vasa-praevia-type-1 vasa-praevia-type-2

Management Of Vasa Previa:

  • Complete rest is mostly advised. Your doctor would ask you not to move your pelvic region.
  •  Sexual intercourse must be strictly prohibited.
  • Your doctor would administer steroids to mature the lungs of the baby in case of an emergency delivery via c section
  • There is a high chance that your doctor suggests you go under a c section to deliver the baby
  • You may also require a blood transfusion to help replenish the blood loss you had

What Is Placental Abruption?

Placental abruption is Really a complication by Which the placenta detaches from the Walls of the uterus. It occurs suddenly and most commonly near the time of labor. This condition can become very ominous for the mother as well as the baby. The excessive blood loss from the mother can send her into a shock and may require a blood transfusion. It can even result in death if not diagnosed promptly on time.

Placental abruption can be concealed or revealed. Concealed Abruption is the point where the placenta partially detaches in the walls of the uterus but is attached to it. The blood from the abruption is sealed in the partial detachment that has occurred, and it does not come in the vaginal canal, so the woman does not bleed.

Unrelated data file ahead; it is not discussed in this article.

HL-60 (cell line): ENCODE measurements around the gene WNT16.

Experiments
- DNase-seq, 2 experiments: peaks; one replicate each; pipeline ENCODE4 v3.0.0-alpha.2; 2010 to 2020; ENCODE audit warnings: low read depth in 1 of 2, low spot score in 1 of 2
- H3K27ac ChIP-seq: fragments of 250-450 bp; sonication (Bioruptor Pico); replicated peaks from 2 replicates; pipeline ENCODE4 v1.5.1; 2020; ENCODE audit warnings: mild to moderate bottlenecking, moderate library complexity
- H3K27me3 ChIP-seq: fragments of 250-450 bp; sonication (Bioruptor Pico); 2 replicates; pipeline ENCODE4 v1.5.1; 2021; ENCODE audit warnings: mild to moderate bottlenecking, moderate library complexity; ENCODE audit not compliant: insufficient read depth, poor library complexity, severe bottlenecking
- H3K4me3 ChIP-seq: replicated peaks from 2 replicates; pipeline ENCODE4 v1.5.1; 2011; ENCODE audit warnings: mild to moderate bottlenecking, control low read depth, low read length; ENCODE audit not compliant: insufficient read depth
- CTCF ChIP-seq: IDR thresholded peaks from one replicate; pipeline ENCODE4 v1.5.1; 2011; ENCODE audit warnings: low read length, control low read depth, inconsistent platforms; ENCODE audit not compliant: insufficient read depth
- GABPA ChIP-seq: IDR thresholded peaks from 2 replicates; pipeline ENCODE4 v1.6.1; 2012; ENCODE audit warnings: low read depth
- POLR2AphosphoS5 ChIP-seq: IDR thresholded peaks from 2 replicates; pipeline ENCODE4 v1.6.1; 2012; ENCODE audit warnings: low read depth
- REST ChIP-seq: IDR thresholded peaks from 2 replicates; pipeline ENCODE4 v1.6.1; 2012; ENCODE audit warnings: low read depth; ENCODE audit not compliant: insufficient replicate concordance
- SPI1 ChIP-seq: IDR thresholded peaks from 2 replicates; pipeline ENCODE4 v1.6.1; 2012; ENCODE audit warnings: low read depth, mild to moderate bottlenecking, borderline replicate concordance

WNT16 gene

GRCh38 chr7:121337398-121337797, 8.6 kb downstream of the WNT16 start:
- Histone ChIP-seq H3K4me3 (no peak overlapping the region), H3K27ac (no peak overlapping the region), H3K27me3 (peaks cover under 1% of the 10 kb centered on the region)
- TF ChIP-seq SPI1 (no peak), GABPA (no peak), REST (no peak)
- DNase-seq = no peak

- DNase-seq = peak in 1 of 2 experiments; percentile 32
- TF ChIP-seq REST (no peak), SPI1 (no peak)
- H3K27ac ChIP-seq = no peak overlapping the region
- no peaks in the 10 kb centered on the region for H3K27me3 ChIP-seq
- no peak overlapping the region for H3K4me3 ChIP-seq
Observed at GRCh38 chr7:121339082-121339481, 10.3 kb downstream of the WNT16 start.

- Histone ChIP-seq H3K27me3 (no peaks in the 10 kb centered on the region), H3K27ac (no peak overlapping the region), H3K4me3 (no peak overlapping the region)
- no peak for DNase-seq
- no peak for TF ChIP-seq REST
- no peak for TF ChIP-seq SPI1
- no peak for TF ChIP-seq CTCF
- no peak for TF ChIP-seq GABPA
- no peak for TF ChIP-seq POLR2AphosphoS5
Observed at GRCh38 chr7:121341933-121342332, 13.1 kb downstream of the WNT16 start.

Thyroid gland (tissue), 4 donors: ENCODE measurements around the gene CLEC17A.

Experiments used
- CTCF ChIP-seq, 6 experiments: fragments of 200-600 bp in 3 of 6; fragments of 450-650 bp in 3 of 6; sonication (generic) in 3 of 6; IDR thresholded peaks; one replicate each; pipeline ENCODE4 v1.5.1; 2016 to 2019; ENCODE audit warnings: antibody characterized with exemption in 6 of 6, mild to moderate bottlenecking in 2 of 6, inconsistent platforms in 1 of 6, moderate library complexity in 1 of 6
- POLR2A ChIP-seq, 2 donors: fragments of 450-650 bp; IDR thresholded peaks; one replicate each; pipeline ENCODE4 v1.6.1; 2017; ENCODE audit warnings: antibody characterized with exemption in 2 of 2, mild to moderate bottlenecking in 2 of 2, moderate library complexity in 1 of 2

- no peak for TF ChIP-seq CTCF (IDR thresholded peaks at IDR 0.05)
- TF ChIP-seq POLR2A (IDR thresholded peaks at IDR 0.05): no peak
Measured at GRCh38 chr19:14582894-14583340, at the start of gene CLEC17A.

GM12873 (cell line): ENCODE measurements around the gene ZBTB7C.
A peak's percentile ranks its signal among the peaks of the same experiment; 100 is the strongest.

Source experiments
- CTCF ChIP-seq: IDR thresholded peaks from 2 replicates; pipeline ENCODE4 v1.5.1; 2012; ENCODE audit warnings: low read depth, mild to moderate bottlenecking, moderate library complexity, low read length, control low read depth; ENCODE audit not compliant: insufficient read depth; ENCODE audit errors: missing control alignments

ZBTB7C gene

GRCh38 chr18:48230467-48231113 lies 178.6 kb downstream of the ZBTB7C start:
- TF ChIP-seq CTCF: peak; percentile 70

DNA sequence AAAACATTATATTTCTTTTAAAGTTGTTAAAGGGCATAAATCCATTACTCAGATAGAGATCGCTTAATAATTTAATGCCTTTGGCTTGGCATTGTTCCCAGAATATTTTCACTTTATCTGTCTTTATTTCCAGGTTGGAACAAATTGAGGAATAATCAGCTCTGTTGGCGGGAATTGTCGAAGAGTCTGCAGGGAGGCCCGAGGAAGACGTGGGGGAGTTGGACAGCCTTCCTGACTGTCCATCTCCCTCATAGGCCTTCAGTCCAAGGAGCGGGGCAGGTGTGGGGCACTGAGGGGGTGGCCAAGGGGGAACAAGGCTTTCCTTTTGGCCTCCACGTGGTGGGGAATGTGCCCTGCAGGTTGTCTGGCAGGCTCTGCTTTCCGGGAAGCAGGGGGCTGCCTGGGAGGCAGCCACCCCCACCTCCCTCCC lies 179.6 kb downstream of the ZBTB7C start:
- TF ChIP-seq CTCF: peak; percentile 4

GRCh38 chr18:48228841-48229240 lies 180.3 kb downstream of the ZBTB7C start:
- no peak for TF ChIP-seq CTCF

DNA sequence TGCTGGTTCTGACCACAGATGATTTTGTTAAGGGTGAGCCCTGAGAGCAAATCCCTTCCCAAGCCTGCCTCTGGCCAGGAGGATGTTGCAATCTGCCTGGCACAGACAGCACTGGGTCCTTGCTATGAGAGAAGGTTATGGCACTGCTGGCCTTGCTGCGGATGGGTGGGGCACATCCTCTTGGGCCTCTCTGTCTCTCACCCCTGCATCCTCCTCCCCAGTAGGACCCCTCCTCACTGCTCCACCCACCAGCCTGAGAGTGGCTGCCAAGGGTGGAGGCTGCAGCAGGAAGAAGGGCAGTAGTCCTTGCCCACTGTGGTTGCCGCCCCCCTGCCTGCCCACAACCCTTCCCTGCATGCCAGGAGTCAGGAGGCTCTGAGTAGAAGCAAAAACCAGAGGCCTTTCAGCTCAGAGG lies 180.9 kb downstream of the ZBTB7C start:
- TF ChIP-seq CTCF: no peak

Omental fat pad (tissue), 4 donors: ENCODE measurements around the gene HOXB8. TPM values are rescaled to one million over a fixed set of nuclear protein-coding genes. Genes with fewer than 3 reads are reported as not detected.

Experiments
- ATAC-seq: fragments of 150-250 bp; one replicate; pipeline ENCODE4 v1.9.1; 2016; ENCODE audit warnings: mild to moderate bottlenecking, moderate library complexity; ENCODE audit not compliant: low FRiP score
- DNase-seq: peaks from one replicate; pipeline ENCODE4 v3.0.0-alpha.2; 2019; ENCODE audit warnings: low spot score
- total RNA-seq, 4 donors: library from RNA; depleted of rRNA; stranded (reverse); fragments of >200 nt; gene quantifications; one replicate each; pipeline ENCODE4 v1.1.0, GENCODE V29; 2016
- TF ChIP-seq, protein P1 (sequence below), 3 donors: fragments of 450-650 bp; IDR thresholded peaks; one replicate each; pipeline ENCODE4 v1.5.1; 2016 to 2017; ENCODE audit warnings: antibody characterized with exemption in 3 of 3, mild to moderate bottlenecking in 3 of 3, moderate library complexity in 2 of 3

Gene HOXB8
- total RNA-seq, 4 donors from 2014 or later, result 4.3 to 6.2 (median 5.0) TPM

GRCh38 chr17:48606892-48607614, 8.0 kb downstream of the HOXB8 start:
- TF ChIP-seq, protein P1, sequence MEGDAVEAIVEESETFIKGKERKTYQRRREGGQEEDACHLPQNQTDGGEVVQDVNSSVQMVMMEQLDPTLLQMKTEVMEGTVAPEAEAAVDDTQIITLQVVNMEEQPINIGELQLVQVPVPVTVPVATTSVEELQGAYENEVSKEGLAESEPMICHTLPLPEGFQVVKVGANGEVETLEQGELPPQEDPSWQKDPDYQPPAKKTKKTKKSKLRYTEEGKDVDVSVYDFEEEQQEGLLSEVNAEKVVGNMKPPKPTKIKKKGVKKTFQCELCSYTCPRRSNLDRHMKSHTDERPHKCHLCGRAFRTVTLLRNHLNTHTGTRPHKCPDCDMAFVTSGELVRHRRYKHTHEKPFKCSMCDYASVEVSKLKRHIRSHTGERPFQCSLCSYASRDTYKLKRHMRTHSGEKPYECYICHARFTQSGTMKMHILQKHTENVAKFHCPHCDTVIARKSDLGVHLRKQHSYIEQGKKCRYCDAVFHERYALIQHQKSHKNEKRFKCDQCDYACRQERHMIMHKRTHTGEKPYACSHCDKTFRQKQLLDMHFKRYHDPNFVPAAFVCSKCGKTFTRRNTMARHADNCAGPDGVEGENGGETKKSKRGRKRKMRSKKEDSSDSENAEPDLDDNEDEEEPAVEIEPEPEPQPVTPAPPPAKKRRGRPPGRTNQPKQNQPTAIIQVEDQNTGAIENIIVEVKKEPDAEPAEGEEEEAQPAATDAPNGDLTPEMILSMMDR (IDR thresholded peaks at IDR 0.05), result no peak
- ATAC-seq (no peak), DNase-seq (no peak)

Revealed placental abruption is where the placenta has entirely come off the wall of the uterus, and the blood presents as bleeding through the vagina.

Symptoms Of  Placental Abruption

  • Pain in your abdominal region
  • Cramping of the uterus
  • Tenderness of the abdomen
  • Light to heavy vaginal bleeding

What would be the physiologic basis for a placenta previa?

A placenta previa is a condition in which the placenta attaches abnormally low in the uterus, often partially or wholly covering the cervix. The cause of a placenta previa is unknown, but it may be due to factors such as uterine abnormalities, increased maternal age, smoking, and multiparity. A placenta previa can cause hemorrhage, preterm birth, and fetal death complications.